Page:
Seizing power in a military revolt in 1930, Dominican dictator Rafael Trujillo ruled the Dominican Republic for more than 30 years in what is seen as one of the most brutal periods in the history of the Caribbean nation. Remaining in absolute control of the Dominican Republic through his command of the army, anyone who dared to oppose him was either imprisoned or killed.
But he helped modernize the Caribbean nation and ensure economic prosperity for many people while at the same time working to keep his numerous heinous crimes secret, including the killing of the thousands of Haitians on the border dividing the island of Hispaniola between Haiti and the Dominican Republic. Sources say he ensured an increase in the general standard of living for the Dominican people, but the Dominican people had to pay for this prosperity with the loss of their civil and political liberties.
Amid Trujillo’s dictatorship, exiled Dominicans abroad and those at home started building resistance to his regime. Many of those involved in the resistance movement were men, but there were also women, and that included the Mirabal sisters.
Raised in Salcedo, a town in the northern region of the island known as the “Cibao” in the Dominican Republic, the Mirabal sisters — Patria, Minerva and María Teresa — were from a large family of middle-class farmers. Apart from farming, their parents also owned a coffee mill and general store. While the three sisters earned college degrees, their other sister, Dedé Mirabal, preferred to remain at home to take care of the household, according to VIBE.
Even though all the sisters were against the regime of Trujillo having seen the injustice meted out to citizens, it was Minerva who began the sisters’ resistance movement against the dictator. Minerva attended a Catholic boarding school in the city of La Vega, before studying law in Santo Domingo, the capital. By 1949, she had been arrested for “suspected opposition activities,” according to HISTORY. She also reportedly rejected Trujillo’s sexual advances, and this was something most women were afraid to do.
Minerva married another activist Manolo Tavárez Justo in 1955 after meeting him at the University of Santo Domingo. The couple became resistance leaders. Not long after, Patria, María Teresa and their husbands also joined them, and together, they helped form the 14th of June Movement in 1960. The movement was named for the date of a 1959 failed insurrection against Trujillo led by some exiled Dominicans with the help of the Cuban government.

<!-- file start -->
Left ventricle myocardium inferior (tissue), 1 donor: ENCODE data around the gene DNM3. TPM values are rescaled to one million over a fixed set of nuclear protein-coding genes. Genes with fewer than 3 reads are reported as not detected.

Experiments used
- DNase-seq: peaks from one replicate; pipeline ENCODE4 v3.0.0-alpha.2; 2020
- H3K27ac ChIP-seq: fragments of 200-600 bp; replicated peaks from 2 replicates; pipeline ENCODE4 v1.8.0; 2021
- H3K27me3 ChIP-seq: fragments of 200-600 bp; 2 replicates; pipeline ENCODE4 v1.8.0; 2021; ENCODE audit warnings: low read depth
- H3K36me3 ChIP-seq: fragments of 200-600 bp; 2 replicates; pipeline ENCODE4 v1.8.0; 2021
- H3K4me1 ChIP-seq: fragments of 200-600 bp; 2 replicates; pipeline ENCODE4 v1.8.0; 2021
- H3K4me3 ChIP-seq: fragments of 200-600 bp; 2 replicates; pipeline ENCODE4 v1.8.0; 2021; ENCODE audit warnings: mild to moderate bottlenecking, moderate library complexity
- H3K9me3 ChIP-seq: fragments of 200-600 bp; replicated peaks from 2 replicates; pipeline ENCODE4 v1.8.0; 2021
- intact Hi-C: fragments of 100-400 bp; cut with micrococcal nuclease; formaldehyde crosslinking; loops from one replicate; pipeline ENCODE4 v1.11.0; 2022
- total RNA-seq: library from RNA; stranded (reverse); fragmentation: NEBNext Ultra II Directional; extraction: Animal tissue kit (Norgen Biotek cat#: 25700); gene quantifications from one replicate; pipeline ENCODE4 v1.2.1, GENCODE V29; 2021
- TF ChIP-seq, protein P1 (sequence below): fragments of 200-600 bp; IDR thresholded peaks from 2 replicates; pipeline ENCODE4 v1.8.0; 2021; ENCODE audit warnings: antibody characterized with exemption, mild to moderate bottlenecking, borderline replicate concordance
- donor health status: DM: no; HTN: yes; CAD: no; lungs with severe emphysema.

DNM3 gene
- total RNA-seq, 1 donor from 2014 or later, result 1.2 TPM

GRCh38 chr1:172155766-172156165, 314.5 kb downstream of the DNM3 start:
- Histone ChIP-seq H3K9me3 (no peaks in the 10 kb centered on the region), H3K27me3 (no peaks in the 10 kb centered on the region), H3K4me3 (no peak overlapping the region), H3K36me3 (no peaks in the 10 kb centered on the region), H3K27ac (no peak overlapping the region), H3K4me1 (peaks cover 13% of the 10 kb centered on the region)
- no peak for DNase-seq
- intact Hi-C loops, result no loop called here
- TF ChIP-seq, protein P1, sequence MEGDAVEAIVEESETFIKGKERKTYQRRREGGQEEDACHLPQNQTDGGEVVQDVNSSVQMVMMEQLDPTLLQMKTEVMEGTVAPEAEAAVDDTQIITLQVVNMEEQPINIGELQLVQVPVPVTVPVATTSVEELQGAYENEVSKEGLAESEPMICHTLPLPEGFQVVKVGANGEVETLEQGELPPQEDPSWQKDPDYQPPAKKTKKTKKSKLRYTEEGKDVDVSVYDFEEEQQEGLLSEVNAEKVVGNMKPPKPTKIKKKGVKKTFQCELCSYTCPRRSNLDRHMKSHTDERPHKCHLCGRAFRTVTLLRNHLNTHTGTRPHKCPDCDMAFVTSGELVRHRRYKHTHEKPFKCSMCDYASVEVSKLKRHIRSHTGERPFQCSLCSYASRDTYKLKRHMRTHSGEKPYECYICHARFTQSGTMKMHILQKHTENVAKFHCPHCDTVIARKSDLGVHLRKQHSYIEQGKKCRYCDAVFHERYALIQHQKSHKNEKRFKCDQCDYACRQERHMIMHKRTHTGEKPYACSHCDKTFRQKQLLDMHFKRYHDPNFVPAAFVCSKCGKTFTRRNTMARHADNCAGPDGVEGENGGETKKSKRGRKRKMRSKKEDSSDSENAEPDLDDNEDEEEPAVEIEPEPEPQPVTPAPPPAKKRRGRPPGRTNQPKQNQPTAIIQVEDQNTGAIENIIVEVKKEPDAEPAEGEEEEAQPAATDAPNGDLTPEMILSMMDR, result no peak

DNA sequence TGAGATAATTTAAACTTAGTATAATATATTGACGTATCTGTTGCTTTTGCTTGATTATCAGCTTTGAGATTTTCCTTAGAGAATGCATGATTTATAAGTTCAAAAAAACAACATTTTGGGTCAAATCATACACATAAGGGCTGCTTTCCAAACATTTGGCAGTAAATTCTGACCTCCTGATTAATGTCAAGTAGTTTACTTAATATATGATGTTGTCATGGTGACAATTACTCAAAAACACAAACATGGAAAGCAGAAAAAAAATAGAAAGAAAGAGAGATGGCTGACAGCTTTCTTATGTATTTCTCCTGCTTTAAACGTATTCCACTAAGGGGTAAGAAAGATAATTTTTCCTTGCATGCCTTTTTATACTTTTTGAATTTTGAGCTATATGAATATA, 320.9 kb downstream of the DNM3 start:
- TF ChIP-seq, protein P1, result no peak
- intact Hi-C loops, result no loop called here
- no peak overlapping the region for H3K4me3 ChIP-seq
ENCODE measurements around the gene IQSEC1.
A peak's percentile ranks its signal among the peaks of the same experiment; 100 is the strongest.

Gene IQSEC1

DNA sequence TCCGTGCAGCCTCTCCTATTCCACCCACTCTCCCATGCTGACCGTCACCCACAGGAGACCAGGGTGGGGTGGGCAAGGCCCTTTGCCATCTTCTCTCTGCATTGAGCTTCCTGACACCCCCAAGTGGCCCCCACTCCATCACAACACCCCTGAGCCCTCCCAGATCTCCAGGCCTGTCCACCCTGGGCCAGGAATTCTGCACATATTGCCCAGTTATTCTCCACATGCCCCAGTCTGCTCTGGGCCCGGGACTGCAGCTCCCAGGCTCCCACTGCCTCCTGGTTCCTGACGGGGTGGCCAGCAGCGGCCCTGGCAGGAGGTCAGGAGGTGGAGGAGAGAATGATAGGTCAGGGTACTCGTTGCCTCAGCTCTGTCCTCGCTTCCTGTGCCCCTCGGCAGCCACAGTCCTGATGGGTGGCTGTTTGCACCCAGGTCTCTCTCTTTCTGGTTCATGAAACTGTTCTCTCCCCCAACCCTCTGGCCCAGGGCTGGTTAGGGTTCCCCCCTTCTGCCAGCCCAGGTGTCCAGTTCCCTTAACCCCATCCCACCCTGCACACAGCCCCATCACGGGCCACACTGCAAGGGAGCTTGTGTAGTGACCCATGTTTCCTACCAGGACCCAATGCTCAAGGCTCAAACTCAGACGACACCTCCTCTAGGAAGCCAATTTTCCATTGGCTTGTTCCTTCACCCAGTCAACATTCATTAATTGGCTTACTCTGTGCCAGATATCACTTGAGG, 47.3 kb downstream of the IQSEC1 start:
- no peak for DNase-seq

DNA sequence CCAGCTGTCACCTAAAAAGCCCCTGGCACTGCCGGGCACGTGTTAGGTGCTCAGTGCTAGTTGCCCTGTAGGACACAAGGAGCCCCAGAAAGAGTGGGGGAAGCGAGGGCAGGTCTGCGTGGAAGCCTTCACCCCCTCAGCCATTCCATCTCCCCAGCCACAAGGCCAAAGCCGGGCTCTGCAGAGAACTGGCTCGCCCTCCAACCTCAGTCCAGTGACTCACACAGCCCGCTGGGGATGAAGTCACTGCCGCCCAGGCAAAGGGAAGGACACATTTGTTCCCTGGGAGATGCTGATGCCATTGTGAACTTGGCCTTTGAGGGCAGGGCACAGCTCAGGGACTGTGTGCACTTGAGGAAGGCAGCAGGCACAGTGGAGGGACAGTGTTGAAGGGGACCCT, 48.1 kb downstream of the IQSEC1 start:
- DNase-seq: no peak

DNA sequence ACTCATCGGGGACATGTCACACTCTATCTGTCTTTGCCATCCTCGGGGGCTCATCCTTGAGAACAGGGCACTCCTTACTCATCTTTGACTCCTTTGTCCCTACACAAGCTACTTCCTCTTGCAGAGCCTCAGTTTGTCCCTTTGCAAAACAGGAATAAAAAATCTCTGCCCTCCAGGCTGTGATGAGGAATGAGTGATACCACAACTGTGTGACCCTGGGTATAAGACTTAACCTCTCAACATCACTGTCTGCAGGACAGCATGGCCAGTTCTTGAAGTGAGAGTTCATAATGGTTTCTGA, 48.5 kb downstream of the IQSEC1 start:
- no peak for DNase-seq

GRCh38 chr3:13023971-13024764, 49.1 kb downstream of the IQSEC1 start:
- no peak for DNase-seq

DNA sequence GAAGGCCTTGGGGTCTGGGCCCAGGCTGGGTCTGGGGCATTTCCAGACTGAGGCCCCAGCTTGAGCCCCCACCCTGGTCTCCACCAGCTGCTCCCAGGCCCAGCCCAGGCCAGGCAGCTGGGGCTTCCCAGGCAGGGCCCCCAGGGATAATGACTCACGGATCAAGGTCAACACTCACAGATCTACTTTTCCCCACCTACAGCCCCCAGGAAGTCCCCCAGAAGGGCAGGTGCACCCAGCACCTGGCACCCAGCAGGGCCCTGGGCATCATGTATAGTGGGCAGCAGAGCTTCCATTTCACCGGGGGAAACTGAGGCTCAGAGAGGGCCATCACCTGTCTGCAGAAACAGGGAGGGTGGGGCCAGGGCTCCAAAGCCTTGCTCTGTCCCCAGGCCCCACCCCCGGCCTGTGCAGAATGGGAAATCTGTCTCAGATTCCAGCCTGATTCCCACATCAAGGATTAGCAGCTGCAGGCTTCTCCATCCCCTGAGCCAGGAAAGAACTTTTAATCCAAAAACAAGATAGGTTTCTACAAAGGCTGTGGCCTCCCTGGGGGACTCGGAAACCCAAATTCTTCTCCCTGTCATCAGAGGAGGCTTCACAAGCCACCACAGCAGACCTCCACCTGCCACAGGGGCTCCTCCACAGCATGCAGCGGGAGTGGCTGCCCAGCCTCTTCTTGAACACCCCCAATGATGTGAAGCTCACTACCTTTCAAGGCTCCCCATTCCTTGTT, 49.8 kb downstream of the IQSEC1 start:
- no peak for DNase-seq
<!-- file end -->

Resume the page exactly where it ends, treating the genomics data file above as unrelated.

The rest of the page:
Soon after the movement was officially organized, Trujillo started arresting resistance leaders, including the Mirabal sisters and their husbands. During this period, the sisters were labeled with an underground name, Las Mariposas (“The Butterflies”). Having described himself as an advocate for women and mothers, Trujillo later freed the Mirabal sisters and other female resistance leaders.
The 1937 Parsley Massacre in which Trujillo ordered the killing of thousands of Haitian immigrants dented his image but it was only after his failed assassination attempt on Venezuelan President Romulo Betancourt in 1960 that the Organization of American States (OAS) finally voted to sever relations with him. Attempting to kill the Venezuelan leader angered many world leaders such that economic sanctions were also imposed on the Dominican Republic. At the same time, Trujillo started losing support at home.
On November 25, 1960, the Mirabal sisters were on their way back from visiting their husbands who were still in prison in Puerto Plata when their car was stopped by Trujillo’s henchmen along a mountain road. The henchmen killed the sisters’ driver and kidnapped the sisters at gunpoint. They beat and strangled them before putting their bodies as well as the body of their driver in the car. The henchmen then pushed the car over a cliff to make their deaths look like an accident.
But everyone was aware that the deaths of the Mirabal sisters were no accident. The revolution against Trujillo’s regime went on in their name. People were extremely angry that a man who called himself a women’s rights advocate had actually killed three lovely sisters for political reasons. People became more active in the movement to topple him.
On May 30, 1961, amid domestic opposition and the loss of support from the army, Trujillo was killed by a group of rebels while he was driving to his San Cristóbal farm.
Dedé, the last remaining Mirabal sister who was not too much involved in the resistance, raised the children of her sisters as well as her own children. Minerva’s daughter, Minou Tavárez Mirabal, became a congressional representative and vice foreign minister. Dedé’s son Jaime David Fernández Mirabal also became vice president of the Dominican Republic, from 1996 to 2000.
In 1999, the United Nations named November 25 as International Day for the Elimination of Violence Against Women in honor of the Mirabal sisters. Dedé continued to keep her sisters’ names alive, turning their Salcedo home into a museum before her death in 2014.